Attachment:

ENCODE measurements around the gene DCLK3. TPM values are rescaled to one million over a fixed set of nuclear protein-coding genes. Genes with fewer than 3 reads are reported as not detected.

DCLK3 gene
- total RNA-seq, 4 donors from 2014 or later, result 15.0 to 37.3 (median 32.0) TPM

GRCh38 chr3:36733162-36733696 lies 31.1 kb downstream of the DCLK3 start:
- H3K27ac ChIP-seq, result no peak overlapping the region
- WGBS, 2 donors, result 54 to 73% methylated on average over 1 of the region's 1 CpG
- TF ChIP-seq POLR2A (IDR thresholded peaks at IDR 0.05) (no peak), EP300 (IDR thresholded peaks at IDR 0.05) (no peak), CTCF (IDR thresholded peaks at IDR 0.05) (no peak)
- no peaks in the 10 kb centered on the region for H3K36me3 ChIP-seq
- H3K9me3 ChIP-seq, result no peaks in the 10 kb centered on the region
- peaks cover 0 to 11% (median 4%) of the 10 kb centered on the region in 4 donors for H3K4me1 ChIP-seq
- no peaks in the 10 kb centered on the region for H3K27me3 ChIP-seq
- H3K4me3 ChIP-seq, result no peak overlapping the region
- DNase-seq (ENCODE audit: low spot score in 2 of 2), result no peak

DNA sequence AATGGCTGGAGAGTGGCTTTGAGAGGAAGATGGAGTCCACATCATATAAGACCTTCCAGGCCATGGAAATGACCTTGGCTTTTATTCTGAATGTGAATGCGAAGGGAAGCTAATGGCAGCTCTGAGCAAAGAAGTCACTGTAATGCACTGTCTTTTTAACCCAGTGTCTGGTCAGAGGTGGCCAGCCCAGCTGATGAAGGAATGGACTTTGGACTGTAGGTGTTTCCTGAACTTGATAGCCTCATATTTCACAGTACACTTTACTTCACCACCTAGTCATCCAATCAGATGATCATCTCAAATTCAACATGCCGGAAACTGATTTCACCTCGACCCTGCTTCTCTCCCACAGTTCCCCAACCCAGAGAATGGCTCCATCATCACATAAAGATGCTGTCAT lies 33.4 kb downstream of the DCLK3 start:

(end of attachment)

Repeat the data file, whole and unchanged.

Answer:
ENCODE measurements around the gene DCLK3. TPM values are rescaled to one million over a fixed set of nuclear protein-coding genes. Genes with fewer than 3 reads are reported as not detected.

DCLK3 gene
- total RNA-seq, 4 donors from 2014 or later, result 15.0 to 37.3 (median 32.0) TPM

GRCh38 chr3:36733162-36733696 lies 31.1 kb downstream of the DCLK3 start:
- H3K27ac ChIP-seq, result no peak overlapping the region
- WGBS, 2 donors, result 54 to 73% methylated on average over 1 of the region's 1 CpG
- TF ChIP-seq POLR2A (IDR thresholded peaks at IDR 0.05) (no peak), EP300 (IDR thresholded peaks at IDR 0.05) (no peak), CTCF (IDR thresholded peaks at IDR 0.05) (no peak)
- no peaks in the 10 kb centered on the region for H3K36me3 ChIP-seq
- H3K9me3 ChIP-seq, result no peaks in the 10 kb centered on the region
- peaks cover 0 to 11% (median 4%) of the 10 kb centered on the region in 4 donors for H3K4me1 ChIP-seq
- no peaks in the 10 kb centered on the region for H3K27me3 ChIP-seq
- H3K4me3 ChIP-seq, result no peak overlapping the region
- DNase-seq (ENCODE audit: low spot score in 2 of 2), result no peak

DNA sequence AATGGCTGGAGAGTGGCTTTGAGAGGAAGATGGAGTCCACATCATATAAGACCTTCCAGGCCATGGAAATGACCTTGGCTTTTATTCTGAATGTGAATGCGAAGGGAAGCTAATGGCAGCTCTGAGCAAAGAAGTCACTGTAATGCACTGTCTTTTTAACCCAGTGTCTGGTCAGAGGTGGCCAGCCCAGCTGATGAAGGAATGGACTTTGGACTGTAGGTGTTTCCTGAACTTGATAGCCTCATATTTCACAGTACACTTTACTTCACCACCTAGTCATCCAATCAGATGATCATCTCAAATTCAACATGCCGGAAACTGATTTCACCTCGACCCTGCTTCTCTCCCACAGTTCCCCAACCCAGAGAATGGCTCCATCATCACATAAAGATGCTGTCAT lies 33.4 kb downstream of the DCLK3 start: